Addressing the Second Delay in Saving Mothers, Giving Life Districts in Uganda and Zambia: Reaching Appropriate Maternal Care in a Timely Manner
Thandiwe Ngoma, Alice R. Asiimwe, Joseph Mukasa, Susanna Binzen, Florina Serbanescu, Elizabeth G. Henry, Davidson H. Hamer, Jody R. Lori, Michelle M. Schmitz, Lawrence Marum, Brenda Picho, Anne Naggayi, Gertrude Musonda, Claudia Morrissey Conlon, Patrick Komakech, Vincent Kamara, Nancy A. Scott,
'The Saving Mothers, Giving Life initiative employed 2 key strategies to improve the ability of pregnant women to reach maternal care: (1) increase the number of emergency obstetric and newborn care facilities, including upgrading existing health facilities, and (2) improve accessibility to such facilities by renovating and constructing maternity waiting homes, improving communication and transportation systems, and supporting community-based savings groups. These interventions can be adapted in low-resource settings to improve access to maternity care services.'
Addressing the Third Delay in Saving Mothers, Giving Life Districts in Uganda and Zambia: Ensuring Adequate and Appropriate Facility-Based Maternal and Perinatal Health Care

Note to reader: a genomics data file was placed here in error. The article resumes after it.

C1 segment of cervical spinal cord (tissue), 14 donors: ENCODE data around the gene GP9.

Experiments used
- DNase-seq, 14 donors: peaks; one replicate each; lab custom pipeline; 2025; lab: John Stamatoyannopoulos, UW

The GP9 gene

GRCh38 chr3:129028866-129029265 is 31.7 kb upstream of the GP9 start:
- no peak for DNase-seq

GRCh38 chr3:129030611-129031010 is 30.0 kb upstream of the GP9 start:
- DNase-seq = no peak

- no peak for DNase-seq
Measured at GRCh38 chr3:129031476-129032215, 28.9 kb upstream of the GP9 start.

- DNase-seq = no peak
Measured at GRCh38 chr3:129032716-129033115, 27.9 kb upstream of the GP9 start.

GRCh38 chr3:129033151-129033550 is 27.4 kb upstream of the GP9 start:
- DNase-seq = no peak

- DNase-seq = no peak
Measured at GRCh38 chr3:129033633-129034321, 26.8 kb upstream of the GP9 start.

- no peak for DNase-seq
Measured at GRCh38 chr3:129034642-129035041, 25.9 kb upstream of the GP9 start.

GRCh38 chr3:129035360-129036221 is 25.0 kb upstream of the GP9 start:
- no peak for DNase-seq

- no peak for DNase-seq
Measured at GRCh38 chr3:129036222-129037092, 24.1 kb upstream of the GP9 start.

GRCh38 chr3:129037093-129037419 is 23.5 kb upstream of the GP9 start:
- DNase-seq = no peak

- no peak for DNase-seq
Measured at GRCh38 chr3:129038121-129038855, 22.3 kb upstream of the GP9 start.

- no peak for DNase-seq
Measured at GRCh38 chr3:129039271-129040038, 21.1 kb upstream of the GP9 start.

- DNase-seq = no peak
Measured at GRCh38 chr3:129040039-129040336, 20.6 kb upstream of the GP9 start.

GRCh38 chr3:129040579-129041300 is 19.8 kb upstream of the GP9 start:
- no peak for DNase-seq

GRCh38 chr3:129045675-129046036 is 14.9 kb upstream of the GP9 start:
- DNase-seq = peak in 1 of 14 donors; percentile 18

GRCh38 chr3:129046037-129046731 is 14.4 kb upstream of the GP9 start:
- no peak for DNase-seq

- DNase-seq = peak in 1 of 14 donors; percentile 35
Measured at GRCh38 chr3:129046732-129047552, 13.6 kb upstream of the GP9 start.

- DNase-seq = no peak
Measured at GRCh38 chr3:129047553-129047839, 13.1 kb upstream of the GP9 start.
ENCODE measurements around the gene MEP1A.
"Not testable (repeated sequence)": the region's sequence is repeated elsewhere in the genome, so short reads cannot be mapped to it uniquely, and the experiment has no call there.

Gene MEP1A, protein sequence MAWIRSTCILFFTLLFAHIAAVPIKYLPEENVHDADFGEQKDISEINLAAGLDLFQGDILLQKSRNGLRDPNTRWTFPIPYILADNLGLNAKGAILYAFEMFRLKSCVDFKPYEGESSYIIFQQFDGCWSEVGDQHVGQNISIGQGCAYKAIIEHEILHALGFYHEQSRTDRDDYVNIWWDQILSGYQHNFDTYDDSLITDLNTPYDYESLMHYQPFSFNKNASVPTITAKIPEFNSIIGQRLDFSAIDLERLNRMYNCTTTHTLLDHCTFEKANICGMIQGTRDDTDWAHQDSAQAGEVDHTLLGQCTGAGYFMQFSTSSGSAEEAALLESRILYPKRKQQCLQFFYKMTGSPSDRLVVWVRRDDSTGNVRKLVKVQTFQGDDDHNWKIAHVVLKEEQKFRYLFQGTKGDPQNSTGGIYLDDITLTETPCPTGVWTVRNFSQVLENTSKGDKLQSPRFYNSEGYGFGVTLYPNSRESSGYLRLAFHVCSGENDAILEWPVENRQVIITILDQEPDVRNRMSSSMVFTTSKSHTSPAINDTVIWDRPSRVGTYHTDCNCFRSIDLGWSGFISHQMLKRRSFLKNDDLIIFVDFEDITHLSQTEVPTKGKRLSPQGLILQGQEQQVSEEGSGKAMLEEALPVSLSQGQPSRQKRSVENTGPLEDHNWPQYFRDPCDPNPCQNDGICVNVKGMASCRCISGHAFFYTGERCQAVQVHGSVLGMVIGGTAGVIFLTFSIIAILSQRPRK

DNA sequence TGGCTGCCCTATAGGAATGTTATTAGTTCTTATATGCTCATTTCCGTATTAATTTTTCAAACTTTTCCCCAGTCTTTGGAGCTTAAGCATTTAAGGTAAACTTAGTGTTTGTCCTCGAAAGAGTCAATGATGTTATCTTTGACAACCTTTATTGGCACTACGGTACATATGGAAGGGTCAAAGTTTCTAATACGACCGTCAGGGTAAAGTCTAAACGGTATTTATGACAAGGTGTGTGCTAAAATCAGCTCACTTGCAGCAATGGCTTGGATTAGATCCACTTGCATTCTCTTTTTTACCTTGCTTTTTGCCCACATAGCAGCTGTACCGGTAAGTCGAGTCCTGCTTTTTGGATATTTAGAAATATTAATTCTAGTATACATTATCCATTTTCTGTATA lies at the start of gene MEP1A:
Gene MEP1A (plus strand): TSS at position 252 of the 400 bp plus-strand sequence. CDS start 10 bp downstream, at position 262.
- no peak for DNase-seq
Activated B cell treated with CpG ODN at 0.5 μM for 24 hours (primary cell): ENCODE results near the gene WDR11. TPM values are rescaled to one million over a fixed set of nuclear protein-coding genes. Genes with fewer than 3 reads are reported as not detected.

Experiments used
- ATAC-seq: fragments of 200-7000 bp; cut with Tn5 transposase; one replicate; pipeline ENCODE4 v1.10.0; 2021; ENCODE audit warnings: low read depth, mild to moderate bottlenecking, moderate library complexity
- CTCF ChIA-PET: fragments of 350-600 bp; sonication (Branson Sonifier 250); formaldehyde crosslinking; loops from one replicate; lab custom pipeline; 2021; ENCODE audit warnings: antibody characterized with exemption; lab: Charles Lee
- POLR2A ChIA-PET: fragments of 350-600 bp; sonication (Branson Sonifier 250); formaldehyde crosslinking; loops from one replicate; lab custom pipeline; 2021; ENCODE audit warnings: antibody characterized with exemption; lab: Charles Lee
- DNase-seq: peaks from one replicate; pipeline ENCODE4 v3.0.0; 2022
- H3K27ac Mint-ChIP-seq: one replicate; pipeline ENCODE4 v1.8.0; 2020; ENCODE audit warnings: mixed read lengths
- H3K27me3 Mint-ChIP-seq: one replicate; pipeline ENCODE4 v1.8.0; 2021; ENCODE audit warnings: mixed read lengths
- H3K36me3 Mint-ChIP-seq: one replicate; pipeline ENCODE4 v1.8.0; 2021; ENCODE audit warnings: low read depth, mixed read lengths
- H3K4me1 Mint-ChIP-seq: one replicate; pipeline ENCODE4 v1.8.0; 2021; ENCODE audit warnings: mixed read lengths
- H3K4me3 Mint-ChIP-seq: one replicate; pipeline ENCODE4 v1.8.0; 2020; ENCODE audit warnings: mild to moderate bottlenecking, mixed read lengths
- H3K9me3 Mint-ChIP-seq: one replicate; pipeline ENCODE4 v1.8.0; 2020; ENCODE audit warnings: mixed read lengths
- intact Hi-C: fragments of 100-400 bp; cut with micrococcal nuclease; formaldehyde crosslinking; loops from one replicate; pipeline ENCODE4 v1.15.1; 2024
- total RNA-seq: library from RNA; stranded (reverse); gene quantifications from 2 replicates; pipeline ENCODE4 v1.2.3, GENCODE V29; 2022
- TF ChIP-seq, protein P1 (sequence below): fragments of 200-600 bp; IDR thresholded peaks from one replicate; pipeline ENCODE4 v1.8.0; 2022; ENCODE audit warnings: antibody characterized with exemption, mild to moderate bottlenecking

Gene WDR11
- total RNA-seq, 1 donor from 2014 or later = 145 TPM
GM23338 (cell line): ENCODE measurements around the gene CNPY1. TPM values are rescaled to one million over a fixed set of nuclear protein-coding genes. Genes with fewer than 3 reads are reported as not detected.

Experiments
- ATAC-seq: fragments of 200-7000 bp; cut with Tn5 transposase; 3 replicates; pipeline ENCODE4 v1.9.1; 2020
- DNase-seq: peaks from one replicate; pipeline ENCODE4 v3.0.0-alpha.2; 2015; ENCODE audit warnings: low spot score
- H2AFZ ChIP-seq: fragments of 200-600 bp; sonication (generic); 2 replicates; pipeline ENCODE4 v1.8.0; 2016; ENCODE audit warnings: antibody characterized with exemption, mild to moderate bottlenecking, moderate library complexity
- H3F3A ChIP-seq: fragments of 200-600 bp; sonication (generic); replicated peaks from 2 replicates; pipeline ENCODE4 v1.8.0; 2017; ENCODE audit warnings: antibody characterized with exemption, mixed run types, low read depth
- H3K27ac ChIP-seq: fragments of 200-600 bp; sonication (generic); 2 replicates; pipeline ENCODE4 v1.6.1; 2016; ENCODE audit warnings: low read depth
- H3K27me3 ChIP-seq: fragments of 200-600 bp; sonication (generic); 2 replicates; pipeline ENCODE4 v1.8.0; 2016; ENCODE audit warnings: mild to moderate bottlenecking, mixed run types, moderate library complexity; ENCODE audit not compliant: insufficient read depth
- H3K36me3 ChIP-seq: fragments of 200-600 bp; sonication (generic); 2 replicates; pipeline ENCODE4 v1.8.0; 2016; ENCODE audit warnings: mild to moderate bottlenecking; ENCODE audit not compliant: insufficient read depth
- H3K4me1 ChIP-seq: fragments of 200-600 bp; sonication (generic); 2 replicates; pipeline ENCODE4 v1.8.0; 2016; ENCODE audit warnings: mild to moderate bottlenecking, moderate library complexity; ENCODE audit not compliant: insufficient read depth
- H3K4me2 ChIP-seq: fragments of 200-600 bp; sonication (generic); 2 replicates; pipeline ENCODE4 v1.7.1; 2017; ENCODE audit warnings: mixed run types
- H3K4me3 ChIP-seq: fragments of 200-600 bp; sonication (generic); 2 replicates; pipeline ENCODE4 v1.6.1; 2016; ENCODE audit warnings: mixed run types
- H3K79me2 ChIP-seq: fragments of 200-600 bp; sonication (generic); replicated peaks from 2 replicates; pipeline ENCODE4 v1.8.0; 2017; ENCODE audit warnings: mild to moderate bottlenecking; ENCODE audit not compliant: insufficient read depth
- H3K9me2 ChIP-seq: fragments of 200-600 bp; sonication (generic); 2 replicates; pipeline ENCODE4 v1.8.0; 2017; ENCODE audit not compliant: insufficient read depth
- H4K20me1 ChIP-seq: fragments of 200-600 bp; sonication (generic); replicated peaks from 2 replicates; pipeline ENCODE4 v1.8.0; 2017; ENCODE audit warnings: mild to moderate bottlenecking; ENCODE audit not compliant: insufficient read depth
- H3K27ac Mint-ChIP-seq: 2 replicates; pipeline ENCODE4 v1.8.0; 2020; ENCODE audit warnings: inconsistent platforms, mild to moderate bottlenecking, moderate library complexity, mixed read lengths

Diane Morof, Florina Serbanescu, Mary M. Goodwin, Davidson H. Hamer, Alice R. Asiimwe, Leoda Hamomba, Masuka Musumali, Susanna Binzen, Adeodata Kekitiinwa, Brenda Picho, Frank Kaharuza, Phoebe Monalisa Namukanja, Dan Murokora, Vincent Kamara, Michelle Dynes, Curtis Blanton, Agnes Nalutaaya, Fredrick Luwaga, Michelle M. Schmitz, Jonathan LaBrecque, Claudia Morrissey Conlon, Brian McCarthy, Charlan Kroelinger, Thomas Clark,
'Saving Mothers, Giving Life used 6 strategies to address the third delay�receiving adequate health care after reaching a facility�in maternal and newborn health care. The intervention approaches can be adapted in low-resource settings to improve facility-based care and reduce maternal and perinatal mortality.'